BSD 2.11 - man page for pipe (bsd section 2)
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pipe - create an interprocess communication channel
The pipe system call creates an I/O mechanism called a pipe. The file descriptors
returned can be used in read and write operations. When the pipe is written using the
descriptor fildes up to 4096 bytes of data are buffered before the writing process is
suspended. A read using the descriptor fildes will pick up the data.
It is assumed that after the pipe has been set up, two (or more) cooperating processes
(created by subsequent fork calls) will pass data through the pipe with read and write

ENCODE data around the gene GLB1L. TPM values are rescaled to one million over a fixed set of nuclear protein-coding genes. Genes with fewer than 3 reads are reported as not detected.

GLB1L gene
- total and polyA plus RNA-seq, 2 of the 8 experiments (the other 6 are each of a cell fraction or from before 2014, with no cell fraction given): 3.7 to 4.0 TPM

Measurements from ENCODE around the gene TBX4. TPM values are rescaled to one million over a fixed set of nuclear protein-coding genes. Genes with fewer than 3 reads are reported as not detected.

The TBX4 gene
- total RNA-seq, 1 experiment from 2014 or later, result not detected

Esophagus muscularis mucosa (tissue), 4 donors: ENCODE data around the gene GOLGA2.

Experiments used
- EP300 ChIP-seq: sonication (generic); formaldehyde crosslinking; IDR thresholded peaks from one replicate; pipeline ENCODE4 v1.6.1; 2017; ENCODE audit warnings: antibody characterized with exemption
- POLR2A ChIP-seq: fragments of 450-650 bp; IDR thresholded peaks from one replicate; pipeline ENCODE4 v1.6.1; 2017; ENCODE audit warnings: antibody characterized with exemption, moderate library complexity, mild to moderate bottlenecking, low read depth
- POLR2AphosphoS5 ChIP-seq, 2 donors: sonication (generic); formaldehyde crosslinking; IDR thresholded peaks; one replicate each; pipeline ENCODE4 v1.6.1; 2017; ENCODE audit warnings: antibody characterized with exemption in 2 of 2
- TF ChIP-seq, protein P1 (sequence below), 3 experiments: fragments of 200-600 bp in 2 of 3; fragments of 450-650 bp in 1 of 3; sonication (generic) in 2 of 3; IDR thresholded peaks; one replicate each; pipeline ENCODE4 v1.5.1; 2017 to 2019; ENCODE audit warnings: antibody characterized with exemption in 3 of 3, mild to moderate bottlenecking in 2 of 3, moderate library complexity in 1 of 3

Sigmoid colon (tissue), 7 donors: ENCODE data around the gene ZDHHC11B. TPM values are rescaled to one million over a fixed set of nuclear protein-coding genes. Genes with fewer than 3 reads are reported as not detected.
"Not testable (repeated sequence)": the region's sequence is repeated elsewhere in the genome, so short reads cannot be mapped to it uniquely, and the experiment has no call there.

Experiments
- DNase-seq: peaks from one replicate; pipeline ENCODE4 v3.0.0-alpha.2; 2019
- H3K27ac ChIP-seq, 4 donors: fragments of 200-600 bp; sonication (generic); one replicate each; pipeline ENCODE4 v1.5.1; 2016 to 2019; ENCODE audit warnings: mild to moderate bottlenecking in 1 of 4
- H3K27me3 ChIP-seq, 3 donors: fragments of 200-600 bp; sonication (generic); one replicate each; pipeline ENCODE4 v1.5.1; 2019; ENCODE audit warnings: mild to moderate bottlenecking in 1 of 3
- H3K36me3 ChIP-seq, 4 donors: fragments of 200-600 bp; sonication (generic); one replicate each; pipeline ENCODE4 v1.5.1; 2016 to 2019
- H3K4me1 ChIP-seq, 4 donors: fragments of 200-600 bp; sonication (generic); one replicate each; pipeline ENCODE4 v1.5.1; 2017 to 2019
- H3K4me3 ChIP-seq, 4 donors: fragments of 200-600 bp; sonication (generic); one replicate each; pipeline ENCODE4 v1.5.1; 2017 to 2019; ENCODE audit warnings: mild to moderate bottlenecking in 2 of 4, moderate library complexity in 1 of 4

The shell has a syntax to set up a linear array of processes connected by pipes.
Read calls on an empty pipe (no buffered data) with only one end (all write file descrip-
tors closed) returns an end-of-file.
Pipes are really a special case of the socketpair(2) call and, in fact, are implemented as
such in the system.
A signal is generated if a write on a pipe with only one end is attempted.
The function value zero is returned if the pipe was created; -1 if an error occurred.
The pipe call will fail if:
[EMFILE] Too many descriptors are active.
[ENFILE] The system file table is full.
[EFAULT] The fildes buffer is in an invalid area of the process's address space.
sh(1), read(2), write(2), fork(2), socketpair(2)
Should more than 4096 bytes be necessary in any pipe among a loop of processes, deadlock
4th Berkeley Distribution August 26, 1985 PIPE(2)
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